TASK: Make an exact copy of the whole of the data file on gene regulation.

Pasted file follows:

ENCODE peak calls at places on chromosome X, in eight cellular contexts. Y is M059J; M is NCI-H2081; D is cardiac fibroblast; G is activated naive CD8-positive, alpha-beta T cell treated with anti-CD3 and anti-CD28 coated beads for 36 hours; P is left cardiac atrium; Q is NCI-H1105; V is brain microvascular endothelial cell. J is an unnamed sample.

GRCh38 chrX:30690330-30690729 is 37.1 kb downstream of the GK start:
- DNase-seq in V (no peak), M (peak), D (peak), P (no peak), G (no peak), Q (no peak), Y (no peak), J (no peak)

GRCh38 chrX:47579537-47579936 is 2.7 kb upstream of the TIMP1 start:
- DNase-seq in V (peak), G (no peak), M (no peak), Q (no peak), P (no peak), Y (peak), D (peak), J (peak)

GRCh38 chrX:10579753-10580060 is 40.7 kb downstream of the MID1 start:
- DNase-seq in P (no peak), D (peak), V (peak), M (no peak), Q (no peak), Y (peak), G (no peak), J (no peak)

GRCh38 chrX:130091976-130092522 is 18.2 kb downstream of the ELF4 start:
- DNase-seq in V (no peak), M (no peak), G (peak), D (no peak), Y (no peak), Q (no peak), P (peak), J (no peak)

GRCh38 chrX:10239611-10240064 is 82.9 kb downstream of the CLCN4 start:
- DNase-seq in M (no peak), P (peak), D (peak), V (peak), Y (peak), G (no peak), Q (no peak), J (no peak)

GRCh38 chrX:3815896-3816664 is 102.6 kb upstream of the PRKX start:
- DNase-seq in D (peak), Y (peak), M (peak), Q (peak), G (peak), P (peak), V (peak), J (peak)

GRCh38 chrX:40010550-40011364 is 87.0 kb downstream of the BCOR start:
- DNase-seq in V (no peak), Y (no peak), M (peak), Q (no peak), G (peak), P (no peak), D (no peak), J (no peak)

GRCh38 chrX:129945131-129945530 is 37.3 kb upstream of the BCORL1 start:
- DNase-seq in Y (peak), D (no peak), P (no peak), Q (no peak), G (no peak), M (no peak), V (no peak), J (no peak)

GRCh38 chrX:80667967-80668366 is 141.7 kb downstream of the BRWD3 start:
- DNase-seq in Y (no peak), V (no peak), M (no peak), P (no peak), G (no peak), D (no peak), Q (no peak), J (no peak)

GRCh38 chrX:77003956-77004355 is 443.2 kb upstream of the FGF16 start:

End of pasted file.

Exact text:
ENCODE peak calls at places on chromosome X, in eight cellular contexts. Y is M059J; M is NCI-H2081; D is cardiac fibroblast; G is activated naive CD8-positive, alpha-beta T cell treated with anti-CD3 and anti-CD28 coated beads for 36 hours; P is left cardiac atrium; Q is NCI-H1105; V is brain microvascular endothelial cell. J is an unnamed sample.

GRCh38 chrX:30690330-30690729 is 37.1 kb downstream of the GK start:
- DNase-seq in V (no peak), M (peak), D (peak), P (no peak), G (no peak), Q (no peak), Y (no peak), J (no peak)

GRCh38 chrX:47579537-47579936 is 2.7 kb upstream of the TIMP1 start:
- DNase-seq in V (peak), G (no peak), M (no peak), Q (no peak), P (no peak), Y (peak), D (peak), J (peak)

GRCh38 chrX:10579753-10580060 is 40.7 kb downstream of the MID1 start:
- DNase-seq in P (no peak), D (peak), V (peak), M (no peak), Q (no peak), Y (peak), G (no peak), J (no peak)

GRCh38 chrX:130091976-130092522 is 18.2 kb downstream of the ELF4 start:
- DNase-seq in V (no peak), M (no peak), G (peak), D (no peak), Y (no peak), Q (no peak), P (peak), J (no peak)

GRCh38 chrX:10239611-10240064 is 82.9 kb downstream of the CLCN4 start:
- DNase-seq in M (no peak), P (peak), D (peak), V (peak), Y (peak), G (no peak), Q (no peak), J (no peak)

GRCh38 chrX:3815896-3816664 is 102.6 kb upstream of the PRKX start:
- DNase-seq in D (peak), Y (peak), M (peak), Q (peak), G (peak), P (peak), V (peak), J (peak)

GRCh38 chrX:40010550-40011364 is 87.0 kb downstream of the BCOR start:
- DNase-seq in V (no peak), Y (no peak), M (peak), Q (no peak), G (peak), P (no peak), D (no peak), J (no peak)

GRCh38 chrX:129945131-129945530 is 37.3 kb upstream of the BCORL1 start:
- DNase-seq in Y (peak), D (no peak), P (no peak), Q (no peak), G (no peak), M (no peak), V (no peak), J (no peak)

GRCh38 chrX:80667967-80668366 is 141.7 kb downstream of the BRWD3 start:
- DNase-seq in Y (no peak), V (no peak), M (no peak), P (no peak), G (no peak), D (no peak), Q (no peak), J (no peak)

GRCh38 chrX:77003956-77004355 is 443.2 kb upstream of the FGF16 start: